Surgical staplers, including those made by Minnesota-run Medtronic, have been associated with such high numbers of deaths, injuries and malfunctions that the Food and Drug Administration is considering moving them to a higher-risk category that would give the regulator more control over the commonly used devices.

The agency will convene a May 30 meeting to consider the higher-risk classification, after revelations that surgical staples and staplers used inside the body to reclose tissues have been associated with 366 reported patient deaths, 9,000 serious injuries and more than 32,000 malfunctions since 2011, according to adverse-event reports filed with the FDA.

"As part of our public health mission, it is important that we communicate with the public when we become aware of issues stemming from the use, or misuse, of medical devices," Dr. Jeffrey Shuren, head of the FDA's medical device division, said in a statement Tuesday. "We believe additional actions must be taken to better ensure the safe and effective use of these devices."

Surgical staplers for internal use are deployed in a range of surgeries, including gastrointestinal, gynecologic and thoracic procedures. They can remove parts of an organ, cut through organs and tissues, and make connections between structures in the body, the FDA said. Malfunctions and misuse of the device can lead to bleeding, sepsis, tears in organs and tissues, and increased risk of recurrent cancer.

Medtronic, the Ireland-based medical device maker that is run from offices in Fridley, is the industry-leading supplier of surgical staplers, competing with other companies like Johnson & Johnson's Ethicon division. Medtronic doesn't report its stapler sales individually, but the devices are a major component of Medtronic's Surgical Innovations branch, which had $1.4 billion in sales during the three months ended Jan. 25, securities filings show.

"We believe the FDA should hold the May 30 announced public meeting, share the data, have a panel discussion and make a determination that is best for the patient," Medtronic spokesman John Jordan said via e-mail Tuesday. "We look forward to participating in the discussion. We are confident in the performance of our surgical staplers when used in accordance with their instructions for use."

Although the FDA said it published an educational alert about staplers after it identified concerning rates of injuries and malfunctions, the alert appeared less than 48 hours after a major story published by Kaiser Health News that found the FDA accepted more than 1 million adverse-event reports since 2016 using an obscure nonpublic format called "alternative summary reporting." Those reports included more than 10,000 hidden reports of malfunctions of surgical staples and staplers in 2016, at a time when the public-facing version of the data included just 84 reports.

The Star Tribune reported in 2016 that Medtronic has been one of the most prolific users of an even more obscure form of alternative summary reporting called "retrospective summary reporting," which FDA officials said is no longer in use today. "In addition, after review of the ASR program, the majority of the exemptions have been revoked," FDA spokeswoman Deborah Kotz said in a March 28 e-mail. "Only 3 exemptions are still active today with plans to fully phase out the program this year."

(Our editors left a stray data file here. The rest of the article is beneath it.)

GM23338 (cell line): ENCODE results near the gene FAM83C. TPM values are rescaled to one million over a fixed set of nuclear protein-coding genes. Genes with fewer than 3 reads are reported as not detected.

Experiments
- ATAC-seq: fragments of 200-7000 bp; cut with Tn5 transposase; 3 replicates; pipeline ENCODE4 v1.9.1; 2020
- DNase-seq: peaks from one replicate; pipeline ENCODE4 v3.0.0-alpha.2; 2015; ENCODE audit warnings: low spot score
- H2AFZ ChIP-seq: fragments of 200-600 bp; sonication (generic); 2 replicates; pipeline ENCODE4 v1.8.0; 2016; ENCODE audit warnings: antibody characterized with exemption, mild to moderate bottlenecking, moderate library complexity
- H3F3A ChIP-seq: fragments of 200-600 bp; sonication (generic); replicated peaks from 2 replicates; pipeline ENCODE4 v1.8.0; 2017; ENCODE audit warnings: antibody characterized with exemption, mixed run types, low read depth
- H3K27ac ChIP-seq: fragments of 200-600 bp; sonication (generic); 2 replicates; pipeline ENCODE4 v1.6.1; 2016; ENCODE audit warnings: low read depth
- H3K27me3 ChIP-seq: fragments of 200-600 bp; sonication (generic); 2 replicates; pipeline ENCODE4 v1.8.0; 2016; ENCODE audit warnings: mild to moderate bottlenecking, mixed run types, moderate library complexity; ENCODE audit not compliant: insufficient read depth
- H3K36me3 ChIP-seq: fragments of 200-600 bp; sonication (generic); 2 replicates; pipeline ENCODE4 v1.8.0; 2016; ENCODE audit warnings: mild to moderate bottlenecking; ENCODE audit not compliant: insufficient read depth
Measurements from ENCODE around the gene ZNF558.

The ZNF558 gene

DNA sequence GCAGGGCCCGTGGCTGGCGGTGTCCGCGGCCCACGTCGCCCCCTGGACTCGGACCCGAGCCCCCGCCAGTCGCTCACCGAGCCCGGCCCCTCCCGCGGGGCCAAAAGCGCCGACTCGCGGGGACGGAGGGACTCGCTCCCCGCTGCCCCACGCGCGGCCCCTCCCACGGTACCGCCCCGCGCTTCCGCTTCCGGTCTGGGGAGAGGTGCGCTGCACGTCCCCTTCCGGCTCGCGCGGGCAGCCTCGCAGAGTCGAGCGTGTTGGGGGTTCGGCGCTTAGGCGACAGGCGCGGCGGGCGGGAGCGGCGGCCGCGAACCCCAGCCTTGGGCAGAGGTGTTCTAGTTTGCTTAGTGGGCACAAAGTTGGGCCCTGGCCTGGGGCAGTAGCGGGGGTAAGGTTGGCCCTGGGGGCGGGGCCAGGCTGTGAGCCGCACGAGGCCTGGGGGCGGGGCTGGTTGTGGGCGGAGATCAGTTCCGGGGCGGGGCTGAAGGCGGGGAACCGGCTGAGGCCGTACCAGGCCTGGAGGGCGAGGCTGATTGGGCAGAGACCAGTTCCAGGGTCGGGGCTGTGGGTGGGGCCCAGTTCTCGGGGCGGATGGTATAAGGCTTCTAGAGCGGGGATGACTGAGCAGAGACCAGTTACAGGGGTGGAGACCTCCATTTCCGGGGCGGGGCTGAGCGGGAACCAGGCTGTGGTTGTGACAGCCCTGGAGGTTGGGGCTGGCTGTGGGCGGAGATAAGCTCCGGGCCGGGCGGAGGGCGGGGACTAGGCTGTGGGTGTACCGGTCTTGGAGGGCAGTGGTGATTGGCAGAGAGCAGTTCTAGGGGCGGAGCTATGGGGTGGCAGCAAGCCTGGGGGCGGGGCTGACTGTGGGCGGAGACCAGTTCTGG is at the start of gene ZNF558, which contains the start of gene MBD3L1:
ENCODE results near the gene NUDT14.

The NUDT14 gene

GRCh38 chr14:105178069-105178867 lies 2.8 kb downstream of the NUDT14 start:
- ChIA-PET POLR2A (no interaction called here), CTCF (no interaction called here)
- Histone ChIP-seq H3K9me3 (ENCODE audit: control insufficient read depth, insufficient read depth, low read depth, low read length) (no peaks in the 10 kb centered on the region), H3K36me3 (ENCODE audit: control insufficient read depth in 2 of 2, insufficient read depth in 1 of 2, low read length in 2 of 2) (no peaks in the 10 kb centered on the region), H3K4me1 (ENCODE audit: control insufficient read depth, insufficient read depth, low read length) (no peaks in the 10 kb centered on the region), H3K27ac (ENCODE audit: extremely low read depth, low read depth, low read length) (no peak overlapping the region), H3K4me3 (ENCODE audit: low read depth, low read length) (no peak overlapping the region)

The previously hidden data on injuries and malfunctions associated with surgical staples and staplers will be presented to the FDA's General and Plastic Surgery Devices Panel meeting on May 30, along with data that are already public.

Reporting an adverse event to the FDA's public database, called MAUDE, does not necessarily mean the device caused the problem or the death.

Manufacturers face broad legal requirements to report device problems, including many situations where they can't prove that their device caused the problem. Medical device companies may even have legal incentives not to publicly report that a device problem caused a particular death or surgical complication.

The most commonly reported problems in the reports on surgical staples and staplers include reopening of incisions, malformation of staples, misfiring and difficulty firing, and staples that are applied to the wrong tissue or are wrongly sized for the tissue.

The FDA issued guidance recommending device makers improve their packaging to clarify contraindications like not using staples on dead tissue and warnings like avoiding use of large blood vessels. The agency also wants to move staplers and staples to the medium-risk category, up from its current status as a low-risk device. Reclassifying the devices would give the FDA the ability to require mandatory performance testing and demonstrations of the devices' usability and the clarity of its label.

"We always make patient safety our top priority," Medtronic's Jordan said. "The FDA [has] stated recommendations for health care providers to help protect patient safety and reduce the risk of adverse events associated with surgical staplers, the most important of which is for clinicians to read and carefully follow the stapler manufacturer's instructions for use (IFUs). These IFUs provide directions on the safe use of the product, including guidance on its benefits and risks."